Feeding the Hungry

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Feeding the Hungry
Yaakov Bieler
Many years ago, I recall a student’s once asking me about the wording of the first blessing of the Grace after Meals:
Blessed art thou, O Lord our God, King of the universe, who feedest the whole world with thy goodness, with grace, with lovingkindness and tender mercy; thou givest food to all flesh, for thy lovingkindness endureth forever. Through thy great goodness food hath never failed us: O may it not fail us for ever and ever for thy great Name's sake, since thou nourishest and sustainest all beings and doest good unto all, and providest food for all thy creatures whom thou hast created. Blessed art thou, O Lord, who givest food unto all.
The student was troubled by the prayer’s assertion that God was providing an adequate amount of food for all human beings. Aren’t there many people right up to the present day who have regularly experienced the pangs of hunger and even starvation? “Are we blinding ourselves to reality by attributing to God this type of kindness?” my student wondered aloud. “Furthermore, does wishing make it so?”
I believe I responded to his question that while there may be sufficient food available for every person alive at any given time, humanity’s artificially imposed economic standards, whereby some farmers are paid not to grow certain crops, the perceived necessity of pricing resulting in certain poverty-stricken individuals not being able to afford  nutritious foods that they and their families need to remain healthy, and agri-businesses being answerable to their boards of directors who are concerned about profits rather than the needs of the general public who might have contrary priorities, all contribute to the sort of inequities   that result in food privation for certain populations.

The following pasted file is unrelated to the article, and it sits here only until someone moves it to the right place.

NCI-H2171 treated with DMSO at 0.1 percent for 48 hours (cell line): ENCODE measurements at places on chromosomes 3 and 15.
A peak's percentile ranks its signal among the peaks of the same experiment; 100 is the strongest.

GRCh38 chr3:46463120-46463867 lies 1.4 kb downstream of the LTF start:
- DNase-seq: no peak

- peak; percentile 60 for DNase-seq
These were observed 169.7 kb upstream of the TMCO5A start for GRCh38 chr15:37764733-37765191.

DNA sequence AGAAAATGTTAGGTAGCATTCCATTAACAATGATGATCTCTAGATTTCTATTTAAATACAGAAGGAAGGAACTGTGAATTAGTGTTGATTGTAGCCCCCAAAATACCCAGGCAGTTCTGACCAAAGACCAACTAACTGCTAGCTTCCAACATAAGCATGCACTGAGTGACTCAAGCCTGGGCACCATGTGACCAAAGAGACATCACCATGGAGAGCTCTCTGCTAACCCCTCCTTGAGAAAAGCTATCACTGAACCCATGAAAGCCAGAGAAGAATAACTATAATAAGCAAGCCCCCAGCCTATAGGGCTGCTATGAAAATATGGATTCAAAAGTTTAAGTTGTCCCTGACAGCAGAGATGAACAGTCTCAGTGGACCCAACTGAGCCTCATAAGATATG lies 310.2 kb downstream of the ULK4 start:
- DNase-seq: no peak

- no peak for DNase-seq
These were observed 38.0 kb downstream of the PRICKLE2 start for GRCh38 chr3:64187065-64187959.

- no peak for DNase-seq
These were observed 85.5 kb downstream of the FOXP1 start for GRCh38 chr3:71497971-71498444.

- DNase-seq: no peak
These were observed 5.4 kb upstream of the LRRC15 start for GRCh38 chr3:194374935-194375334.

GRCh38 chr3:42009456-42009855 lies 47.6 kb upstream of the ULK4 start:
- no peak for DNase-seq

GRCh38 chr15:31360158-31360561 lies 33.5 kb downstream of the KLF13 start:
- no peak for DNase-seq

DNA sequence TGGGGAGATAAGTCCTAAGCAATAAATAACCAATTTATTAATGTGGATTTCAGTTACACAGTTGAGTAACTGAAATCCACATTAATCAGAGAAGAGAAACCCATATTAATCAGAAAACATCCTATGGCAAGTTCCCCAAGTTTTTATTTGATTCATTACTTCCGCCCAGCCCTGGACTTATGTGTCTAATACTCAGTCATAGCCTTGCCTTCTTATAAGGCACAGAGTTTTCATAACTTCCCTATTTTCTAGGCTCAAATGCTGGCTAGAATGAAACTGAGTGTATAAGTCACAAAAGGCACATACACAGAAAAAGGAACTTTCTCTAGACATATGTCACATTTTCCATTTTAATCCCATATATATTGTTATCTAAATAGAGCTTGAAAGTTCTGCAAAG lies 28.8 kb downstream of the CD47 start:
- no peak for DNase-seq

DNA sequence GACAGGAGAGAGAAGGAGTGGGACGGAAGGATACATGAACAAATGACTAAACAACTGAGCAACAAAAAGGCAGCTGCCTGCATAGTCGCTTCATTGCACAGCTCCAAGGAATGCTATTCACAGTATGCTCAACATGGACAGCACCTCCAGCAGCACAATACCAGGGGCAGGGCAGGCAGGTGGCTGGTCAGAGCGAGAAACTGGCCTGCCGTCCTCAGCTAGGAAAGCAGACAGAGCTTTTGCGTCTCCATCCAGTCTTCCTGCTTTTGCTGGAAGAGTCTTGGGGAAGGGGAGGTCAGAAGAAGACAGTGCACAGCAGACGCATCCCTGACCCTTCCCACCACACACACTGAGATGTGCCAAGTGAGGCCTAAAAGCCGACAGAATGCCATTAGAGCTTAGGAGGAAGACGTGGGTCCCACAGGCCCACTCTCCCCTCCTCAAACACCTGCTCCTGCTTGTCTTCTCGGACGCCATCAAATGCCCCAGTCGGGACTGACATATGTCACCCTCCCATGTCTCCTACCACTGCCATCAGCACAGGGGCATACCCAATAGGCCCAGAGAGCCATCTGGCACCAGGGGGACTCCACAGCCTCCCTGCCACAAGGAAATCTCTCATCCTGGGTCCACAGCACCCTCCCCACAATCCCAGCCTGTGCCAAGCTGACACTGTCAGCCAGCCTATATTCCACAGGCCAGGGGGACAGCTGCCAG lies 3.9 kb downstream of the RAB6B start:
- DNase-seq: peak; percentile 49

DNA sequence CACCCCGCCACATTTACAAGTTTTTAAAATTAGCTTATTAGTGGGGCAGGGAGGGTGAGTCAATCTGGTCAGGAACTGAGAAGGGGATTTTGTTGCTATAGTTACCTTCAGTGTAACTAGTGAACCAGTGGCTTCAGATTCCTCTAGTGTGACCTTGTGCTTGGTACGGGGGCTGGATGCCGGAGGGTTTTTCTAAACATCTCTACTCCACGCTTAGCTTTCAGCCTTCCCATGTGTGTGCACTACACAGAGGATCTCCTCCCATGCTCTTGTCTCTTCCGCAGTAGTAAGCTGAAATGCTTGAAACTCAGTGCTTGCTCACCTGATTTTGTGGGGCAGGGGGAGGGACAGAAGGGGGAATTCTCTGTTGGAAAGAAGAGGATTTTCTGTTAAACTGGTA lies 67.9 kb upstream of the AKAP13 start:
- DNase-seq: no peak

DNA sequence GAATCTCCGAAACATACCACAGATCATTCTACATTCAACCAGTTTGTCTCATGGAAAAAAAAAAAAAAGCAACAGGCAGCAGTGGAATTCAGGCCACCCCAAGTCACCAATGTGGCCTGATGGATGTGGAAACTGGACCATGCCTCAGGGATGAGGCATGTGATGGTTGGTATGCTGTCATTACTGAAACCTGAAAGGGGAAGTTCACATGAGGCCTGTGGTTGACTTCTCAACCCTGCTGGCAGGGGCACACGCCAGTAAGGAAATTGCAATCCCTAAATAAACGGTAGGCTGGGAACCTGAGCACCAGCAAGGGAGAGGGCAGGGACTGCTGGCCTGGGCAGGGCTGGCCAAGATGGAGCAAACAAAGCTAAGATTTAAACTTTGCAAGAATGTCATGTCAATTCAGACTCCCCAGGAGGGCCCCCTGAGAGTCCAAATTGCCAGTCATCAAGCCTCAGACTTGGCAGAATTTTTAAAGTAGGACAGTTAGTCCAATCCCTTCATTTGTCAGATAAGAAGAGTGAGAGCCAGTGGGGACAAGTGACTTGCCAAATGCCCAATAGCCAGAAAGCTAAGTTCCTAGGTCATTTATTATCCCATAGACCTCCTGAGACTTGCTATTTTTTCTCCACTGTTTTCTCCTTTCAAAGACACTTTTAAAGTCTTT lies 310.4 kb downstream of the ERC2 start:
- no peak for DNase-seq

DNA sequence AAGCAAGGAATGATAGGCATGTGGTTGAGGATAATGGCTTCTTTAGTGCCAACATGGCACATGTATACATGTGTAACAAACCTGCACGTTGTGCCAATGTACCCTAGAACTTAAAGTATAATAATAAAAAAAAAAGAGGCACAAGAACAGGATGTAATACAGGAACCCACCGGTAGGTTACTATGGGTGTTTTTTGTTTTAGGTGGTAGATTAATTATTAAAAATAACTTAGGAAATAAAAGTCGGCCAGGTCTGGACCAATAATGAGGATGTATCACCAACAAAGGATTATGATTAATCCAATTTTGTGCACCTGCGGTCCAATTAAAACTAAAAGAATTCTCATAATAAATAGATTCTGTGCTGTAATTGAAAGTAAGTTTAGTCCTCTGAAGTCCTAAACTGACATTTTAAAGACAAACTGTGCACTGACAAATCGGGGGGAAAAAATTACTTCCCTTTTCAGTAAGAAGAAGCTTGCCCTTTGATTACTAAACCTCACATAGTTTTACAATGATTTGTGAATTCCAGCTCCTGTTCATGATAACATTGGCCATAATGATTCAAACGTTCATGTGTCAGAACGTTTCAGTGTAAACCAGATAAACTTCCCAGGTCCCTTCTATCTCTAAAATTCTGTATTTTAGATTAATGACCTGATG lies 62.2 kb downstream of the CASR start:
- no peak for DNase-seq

While I continue to believe the truth of the economy-based answer that I gave the student so long ago, I now think that there is also a theological dimension as well as a social justice perspective that ought to be added. On the one hand, while there are numerous metaphors that insist that when compared to God, man is a puny and inadequate creature (see e.g., the blog post “Praying to Avoid Embarrassment,”) there is an opposite Rabbinical conceit that views man, if not as a total peer, than at least as an important component in God’s plan for the positive evolution and constructive moral development of the world that He created. E.g.,
Shabbat 10a
R. Chiya b. Rav of Difti recited to them: (Exodus 18:13) “And the people stood about Moses from the morning into the evening.” Now, can you really think that Moses sat and judged all day? When was his learning (of Torah) done?
But it is to teach you: Every judge who judges with complete fairness even for a single hour, the Writ gives him credit as though he had become a partner to the Holy One, blessed be He, in the Creation. (For) here it is written: “And the people stood about Moses from the morning into the evening” whilst elsewhere it is written: (Genesis 1:5) “And there was morning, and there was evening, one day.”
Shabbat 119b
R. Hamnuna said: He who prays on the eve of the Sabbath and recites: (Genesis 2:1) “And the heaven and the earth were finished…”, the Writ treats of him as though he had become a partner with the Holy One, blessed be He, in the Creation, for it is said: “Vayechulu” (and they were finished); read not “Vayechulu” but “VaYechalu” (and “they”, i.e., God and the one who is reciting the verse as part of Ma’ariv and/or Kiddush on Friday evening, finished together with one another.)